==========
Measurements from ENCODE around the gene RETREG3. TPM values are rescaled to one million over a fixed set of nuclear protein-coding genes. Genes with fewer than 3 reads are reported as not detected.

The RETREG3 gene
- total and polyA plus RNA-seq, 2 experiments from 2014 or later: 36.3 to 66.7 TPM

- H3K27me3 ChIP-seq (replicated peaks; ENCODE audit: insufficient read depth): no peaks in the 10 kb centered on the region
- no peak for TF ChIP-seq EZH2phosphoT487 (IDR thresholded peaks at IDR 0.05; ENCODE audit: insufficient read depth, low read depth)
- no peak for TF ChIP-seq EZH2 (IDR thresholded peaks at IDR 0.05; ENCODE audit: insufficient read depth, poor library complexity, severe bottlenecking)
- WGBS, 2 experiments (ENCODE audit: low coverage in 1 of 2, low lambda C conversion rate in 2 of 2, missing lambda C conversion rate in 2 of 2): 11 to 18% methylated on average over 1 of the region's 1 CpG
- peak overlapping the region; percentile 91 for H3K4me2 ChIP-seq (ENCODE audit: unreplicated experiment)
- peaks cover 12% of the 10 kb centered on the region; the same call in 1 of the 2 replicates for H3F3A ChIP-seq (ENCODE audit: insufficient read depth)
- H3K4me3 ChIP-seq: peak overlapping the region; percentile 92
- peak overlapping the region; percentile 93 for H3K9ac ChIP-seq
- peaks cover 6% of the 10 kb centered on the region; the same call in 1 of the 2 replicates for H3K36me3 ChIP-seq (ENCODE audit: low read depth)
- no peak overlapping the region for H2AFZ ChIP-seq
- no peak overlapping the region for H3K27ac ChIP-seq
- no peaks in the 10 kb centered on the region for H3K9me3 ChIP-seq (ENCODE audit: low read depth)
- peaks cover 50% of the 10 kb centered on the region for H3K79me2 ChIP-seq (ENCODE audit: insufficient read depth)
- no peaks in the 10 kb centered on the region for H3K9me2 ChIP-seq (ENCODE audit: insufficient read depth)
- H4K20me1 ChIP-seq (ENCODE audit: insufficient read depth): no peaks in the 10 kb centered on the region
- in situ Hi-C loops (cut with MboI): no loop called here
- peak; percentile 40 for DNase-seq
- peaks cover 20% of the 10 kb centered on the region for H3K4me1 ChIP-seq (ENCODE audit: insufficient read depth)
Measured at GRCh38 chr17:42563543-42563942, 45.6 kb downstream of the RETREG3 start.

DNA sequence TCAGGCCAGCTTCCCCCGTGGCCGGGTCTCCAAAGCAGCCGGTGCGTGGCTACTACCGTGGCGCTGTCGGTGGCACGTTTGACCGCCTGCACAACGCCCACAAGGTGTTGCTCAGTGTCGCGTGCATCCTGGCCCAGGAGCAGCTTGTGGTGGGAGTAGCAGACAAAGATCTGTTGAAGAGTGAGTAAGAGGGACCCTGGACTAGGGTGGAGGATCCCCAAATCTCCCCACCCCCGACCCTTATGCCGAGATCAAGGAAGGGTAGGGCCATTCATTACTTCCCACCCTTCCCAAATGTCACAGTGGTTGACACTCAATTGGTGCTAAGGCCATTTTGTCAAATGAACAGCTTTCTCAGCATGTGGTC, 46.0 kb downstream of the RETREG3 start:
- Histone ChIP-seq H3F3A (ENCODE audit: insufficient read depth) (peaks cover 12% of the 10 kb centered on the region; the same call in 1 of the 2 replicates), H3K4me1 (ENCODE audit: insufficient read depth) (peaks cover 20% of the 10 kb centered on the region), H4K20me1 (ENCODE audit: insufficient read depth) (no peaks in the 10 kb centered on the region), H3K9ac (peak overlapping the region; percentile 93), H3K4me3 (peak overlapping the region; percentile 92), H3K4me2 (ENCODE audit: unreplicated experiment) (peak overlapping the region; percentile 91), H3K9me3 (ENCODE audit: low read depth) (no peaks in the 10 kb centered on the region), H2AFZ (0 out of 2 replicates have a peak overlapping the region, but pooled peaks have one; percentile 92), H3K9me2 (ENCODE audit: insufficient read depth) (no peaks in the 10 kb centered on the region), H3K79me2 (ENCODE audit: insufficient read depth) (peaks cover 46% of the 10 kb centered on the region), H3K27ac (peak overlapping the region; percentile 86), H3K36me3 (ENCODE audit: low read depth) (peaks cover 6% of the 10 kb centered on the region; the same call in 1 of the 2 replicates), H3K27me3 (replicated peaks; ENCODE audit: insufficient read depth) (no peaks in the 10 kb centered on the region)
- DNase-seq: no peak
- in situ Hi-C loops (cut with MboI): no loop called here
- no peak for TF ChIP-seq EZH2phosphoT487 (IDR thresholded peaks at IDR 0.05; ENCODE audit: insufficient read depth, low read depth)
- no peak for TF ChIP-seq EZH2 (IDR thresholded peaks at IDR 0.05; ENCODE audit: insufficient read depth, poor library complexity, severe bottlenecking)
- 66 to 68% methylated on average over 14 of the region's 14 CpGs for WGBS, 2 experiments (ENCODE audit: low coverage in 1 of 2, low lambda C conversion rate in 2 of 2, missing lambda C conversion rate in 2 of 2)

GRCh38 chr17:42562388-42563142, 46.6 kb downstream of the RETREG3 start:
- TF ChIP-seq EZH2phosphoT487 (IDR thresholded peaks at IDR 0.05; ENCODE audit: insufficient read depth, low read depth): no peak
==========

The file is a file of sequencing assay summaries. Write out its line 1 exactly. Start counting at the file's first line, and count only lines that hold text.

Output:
Measurements from ENCODE around the gene RETREG3. TPM values are rescaled to one million over a fixed set of nuclear protein-coding genes. Genes with fewer than 3 reads are reported as not detected.